Change is always challenging, but these aren't the worst of times for behavioral health care in Illinois, according to experts who spoke Tuesday to members of the Northwest suburbs' business community.
Despite many mental health agencies facing cuts in state funding, changes created by the Affordable Care Act are creating new opportunities for those who work in the field and those who need help, panelists said during the Schaumburg Business Association's monthly breakfast meeting.
Bob Zima, a licensed clinical counselor, said one of the chief benefits of the Affordable Care Act is that it places behavioral health "at the adult table" with physical health as part of a more holistic approach.
This could reduce the cost and duration of behavioral health treatment, improve its quality, spur treatment innovation and draw more qualified professionals to the field, Zima said.
Community mental health centers will not only survive but also thrive by learning the new lay of the land, he added.
"The money is there. How you get it has changed," Zima said. "Behavioral health care has never been more accessible in Illinois. More people have a means of paying for care."
But the work of organizations whose programs are partly funded by the state is not necessarily easier.
Gregg Stockey, executive director of The Bridge Youth & Family Services, said the operations of a nonprofit are often similar to those of a for-profit business except in one major respect: "The more customers we have, the less money we have."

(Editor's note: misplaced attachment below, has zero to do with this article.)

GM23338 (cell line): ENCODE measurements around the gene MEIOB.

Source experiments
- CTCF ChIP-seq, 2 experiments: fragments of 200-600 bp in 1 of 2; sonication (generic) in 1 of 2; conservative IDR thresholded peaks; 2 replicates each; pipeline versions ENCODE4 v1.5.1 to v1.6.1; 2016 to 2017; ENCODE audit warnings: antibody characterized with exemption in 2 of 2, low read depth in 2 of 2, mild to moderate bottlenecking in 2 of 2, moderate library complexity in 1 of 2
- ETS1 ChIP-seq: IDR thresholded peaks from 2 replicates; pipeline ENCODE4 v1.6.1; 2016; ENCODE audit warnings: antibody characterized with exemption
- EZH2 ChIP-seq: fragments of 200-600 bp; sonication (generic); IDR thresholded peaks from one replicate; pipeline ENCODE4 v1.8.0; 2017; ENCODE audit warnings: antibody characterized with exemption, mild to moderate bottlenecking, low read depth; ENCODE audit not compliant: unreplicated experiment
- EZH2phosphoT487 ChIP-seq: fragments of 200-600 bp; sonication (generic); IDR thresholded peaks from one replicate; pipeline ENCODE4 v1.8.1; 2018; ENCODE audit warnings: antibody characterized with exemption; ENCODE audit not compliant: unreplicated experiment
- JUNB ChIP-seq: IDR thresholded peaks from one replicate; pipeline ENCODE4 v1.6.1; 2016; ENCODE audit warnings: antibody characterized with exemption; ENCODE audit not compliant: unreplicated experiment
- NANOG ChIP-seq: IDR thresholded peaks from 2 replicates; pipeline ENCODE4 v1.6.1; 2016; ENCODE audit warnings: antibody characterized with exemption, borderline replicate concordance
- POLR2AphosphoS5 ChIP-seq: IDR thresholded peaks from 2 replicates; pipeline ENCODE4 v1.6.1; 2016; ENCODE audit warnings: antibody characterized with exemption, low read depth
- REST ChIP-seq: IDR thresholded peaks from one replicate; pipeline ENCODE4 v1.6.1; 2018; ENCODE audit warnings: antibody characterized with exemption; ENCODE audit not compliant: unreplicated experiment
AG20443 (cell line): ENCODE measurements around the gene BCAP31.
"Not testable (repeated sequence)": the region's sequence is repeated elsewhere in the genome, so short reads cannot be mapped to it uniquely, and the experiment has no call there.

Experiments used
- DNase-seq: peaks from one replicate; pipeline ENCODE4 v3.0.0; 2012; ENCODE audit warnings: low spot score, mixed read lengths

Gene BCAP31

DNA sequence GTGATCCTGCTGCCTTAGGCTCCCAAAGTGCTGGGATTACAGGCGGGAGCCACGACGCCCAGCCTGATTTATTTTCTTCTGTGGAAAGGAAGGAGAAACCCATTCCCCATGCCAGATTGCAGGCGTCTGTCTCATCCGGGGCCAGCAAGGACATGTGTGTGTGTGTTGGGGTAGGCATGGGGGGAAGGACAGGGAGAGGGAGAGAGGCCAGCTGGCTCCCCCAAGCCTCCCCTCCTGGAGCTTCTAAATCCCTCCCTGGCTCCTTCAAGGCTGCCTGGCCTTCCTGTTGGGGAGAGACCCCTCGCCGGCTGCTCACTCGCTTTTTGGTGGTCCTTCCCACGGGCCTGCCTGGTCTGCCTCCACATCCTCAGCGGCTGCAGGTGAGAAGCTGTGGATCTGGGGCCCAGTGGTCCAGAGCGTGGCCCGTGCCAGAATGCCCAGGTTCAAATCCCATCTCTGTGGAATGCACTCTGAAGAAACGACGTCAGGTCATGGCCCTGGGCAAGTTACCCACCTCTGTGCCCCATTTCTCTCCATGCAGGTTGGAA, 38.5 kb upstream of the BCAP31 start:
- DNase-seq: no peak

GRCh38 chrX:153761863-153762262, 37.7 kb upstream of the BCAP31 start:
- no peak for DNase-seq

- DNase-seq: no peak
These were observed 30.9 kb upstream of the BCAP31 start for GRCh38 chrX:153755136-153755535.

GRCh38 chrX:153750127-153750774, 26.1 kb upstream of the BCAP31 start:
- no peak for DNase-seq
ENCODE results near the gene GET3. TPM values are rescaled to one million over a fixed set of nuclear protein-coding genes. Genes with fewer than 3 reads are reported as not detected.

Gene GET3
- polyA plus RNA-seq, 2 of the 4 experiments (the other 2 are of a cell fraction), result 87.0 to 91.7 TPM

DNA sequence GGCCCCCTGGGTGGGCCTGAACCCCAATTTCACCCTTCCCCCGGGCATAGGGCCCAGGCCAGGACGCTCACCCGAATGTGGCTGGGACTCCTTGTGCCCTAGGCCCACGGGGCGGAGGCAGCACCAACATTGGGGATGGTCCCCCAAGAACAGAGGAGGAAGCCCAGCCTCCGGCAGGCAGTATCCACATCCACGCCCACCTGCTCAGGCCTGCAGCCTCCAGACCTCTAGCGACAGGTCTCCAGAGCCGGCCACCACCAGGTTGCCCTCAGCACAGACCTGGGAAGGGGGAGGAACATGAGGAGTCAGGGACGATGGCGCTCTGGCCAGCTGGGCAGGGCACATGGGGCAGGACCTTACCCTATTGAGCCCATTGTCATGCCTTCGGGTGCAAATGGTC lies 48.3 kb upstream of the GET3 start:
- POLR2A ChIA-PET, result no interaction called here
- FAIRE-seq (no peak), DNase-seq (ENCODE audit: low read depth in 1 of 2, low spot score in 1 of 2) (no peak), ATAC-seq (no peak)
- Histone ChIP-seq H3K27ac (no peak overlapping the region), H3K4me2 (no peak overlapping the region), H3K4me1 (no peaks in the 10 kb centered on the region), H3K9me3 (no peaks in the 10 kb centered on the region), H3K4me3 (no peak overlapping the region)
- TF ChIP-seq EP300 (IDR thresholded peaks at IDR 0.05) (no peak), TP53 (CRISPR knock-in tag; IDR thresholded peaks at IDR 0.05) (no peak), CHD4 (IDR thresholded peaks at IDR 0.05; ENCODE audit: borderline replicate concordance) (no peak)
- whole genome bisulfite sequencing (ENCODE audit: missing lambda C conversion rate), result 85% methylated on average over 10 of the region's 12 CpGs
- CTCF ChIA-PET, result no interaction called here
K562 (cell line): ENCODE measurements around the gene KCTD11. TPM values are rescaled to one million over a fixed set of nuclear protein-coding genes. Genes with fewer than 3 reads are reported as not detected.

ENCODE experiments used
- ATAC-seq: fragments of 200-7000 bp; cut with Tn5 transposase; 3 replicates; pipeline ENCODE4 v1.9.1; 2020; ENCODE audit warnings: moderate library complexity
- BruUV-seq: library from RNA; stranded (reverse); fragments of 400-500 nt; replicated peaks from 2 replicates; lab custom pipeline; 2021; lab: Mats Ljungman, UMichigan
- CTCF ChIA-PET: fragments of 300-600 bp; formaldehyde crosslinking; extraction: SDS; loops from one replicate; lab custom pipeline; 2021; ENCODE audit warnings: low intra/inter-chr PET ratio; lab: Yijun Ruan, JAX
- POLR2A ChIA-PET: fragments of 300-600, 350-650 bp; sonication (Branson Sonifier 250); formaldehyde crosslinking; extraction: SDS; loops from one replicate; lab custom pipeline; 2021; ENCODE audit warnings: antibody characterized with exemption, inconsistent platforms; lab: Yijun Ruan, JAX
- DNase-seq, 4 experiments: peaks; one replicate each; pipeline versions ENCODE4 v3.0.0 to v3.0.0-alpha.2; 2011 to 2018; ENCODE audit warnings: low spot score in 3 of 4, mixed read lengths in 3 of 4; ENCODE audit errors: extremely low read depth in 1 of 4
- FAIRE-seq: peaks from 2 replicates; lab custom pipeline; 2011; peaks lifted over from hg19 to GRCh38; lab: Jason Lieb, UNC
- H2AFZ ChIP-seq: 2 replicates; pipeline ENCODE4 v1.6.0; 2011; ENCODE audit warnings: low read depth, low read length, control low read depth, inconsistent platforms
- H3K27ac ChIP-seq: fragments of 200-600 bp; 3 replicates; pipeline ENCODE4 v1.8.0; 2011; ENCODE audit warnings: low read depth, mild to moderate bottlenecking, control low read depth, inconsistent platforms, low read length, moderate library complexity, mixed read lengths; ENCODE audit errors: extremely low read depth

His organization serves largely low-income families in the Northwest suburbs, providing services in three categories -- counseling for children, crisis intervention for runaways and mentoring programs.
Stockey considers the organization part of the social safety net, but after a significant reduction in state funding, it has had to grow its fundraising efforts up to a third of its total budget. He believes the work done by organizations like The Bridge saves society money in the long run.
Stockey pointed out that a third of all the public money spent on psychiatric care for children and teens in the U.S. is spent in Illinois. This is because most other states have a more robust outpatient system for kids, he said.
"My conclusion is that disinvestment or dismantling the network of human service organizations can only add to this cost disparity," he added.
Kristin Vana, manager of the Hanover Township Mental Health Board, spoke of the challenges and responsibilities of "708" boards such as hers. Authorized and funded through local referendums, 708 boards provide financial assistance for mental health, substance abuse and developmental disability programs in their communities.
In Hanover Township, about $800,000 in grants are awarded annually, with 50 percent going to mental health services, 34 percent to substance abuse programs and 16 percent to developmental disability programs. But organizations can apply for up to $25,000 in emergency grants if, like this year, state budget delays are causing shortfalls in their own budgets, Vana said.
Zima said the point of all mental health care is to get people back on track in their lives as quickly as possible. He believes the changes he's seeing through the Affordable Care Act will allow people to do so even more rapidly than before.
"When the day comes that people no longer need behavioral health care, I'll gladly drive a cab and talk to people that way," Zima said.